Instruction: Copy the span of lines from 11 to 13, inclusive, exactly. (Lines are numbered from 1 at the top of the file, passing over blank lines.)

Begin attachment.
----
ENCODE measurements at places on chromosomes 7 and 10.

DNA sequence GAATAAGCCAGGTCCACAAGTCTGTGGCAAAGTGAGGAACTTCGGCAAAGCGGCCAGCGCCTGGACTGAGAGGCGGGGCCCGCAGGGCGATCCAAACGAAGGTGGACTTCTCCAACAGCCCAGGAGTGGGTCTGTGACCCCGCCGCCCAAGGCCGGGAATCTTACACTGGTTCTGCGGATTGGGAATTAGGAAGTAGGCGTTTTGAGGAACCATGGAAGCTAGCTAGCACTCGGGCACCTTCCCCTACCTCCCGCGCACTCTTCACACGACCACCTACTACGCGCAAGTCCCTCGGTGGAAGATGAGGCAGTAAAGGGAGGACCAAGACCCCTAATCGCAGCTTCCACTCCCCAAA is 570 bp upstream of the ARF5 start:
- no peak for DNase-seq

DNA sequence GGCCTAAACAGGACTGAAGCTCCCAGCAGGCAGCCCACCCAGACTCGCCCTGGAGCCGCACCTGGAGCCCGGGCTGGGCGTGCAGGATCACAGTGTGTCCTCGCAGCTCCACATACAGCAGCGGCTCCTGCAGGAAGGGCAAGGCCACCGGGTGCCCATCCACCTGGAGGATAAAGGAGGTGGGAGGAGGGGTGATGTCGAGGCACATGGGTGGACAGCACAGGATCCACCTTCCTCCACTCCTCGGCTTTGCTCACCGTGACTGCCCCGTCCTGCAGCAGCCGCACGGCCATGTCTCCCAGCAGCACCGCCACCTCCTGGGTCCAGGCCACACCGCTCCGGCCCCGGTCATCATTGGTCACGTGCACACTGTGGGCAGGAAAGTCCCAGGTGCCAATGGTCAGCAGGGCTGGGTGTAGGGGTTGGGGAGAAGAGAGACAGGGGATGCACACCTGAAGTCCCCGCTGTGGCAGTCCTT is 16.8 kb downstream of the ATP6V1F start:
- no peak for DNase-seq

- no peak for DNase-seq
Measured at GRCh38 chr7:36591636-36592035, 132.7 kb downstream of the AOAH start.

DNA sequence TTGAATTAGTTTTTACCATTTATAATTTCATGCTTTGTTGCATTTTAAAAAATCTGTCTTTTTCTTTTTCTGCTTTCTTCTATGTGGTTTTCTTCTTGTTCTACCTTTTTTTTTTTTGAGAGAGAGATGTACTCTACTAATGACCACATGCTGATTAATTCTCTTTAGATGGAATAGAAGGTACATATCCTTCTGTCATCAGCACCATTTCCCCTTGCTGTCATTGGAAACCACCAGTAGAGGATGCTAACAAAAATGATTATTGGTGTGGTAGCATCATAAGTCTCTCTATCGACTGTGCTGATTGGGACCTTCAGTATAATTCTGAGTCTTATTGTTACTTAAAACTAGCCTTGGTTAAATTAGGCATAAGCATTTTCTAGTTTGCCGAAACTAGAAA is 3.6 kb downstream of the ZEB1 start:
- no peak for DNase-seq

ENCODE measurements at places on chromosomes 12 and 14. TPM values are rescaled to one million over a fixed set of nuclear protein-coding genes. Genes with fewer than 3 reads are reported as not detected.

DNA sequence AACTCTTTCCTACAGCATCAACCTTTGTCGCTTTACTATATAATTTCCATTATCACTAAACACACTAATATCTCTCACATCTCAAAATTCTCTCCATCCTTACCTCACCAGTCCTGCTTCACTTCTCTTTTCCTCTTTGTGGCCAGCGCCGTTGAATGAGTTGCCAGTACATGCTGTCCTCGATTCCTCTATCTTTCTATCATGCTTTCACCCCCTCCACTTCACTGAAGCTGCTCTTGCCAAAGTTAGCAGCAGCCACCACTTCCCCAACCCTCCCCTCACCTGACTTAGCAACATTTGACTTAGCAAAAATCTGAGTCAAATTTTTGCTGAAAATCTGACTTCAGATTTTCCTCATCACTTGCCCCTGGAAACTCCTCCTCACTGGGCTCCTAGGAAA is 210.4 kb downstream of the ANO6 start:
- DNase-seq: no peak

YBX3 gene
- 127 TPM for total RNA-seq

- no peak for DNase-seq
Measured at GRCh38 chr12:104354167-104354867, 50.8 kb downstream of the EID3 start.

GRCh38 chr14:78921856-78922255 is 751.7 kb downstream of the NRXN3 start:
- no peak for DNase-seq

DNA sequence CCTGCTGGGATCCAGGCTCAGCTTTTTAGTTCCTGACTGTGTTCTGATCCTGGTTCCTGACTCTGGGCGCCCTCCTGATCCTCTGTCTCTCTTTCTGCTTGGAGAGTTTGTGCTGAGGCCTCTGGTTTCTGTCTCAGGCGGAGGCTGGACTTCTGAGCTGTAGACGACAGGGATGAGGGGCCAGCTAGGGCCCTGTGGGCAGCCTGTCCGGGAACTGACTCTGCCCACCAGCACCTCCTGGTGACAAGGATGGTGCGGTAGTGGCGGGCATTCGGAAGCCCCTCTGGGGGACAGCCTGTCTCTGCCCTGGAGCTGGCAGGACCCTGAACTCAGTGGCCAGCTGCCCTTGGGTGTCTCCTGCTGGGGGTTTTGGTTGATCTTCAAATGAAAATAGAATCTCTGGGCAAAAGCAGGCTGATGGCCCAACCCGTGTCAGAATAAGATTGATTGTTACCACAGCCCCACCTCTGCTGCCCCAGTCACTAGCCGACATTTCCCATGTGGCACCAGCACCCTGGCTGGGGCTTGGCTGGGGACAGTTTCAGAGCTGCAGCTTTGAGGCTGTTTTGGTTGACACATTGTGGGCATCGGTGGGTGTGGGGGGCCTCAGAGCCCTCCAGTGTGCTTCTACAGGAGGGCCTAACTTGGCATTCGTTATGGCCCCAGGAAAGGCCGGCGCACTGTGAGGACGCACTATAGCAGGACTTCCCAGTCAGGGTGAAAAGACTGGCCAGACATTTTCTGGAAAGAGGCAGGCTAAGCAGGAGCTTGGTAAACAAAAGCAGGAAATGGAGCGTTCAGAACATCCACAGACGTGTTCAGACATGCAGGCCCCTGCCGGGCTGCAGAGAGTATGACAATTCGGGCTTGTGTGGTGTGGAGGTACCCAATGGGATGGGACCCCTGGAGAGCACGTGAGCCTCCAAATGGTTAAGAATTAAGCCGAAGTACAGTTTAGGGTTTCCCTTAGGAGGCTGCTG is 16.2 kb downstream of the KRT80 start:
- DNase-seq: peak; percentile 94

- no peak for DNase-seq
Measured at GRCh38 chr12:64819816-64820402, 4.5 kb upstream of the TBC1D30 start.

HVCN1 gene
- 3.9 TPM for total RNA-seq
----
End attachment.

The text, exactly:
DNA sequence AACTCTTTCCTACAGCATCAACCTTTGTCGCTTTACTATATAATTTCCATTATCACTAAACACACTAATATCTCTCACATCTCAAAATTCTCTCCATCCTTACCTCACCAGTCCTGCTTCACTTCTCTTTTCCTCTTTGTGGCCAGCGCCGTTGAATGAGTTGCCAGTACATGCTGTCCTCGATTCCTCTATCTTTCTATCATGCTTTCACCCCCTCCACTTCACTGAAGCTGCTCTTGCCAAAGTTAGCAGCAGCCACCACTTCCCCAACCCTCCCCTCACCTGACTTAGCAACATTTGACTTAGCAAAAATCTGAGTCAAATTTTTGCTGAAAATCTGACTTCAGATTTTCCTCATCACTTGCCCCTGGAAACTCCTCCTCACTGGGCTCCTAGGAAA is 210.4 kb downstream of the ANO6 start:
- DNase-seq: no peak

YBX3 gene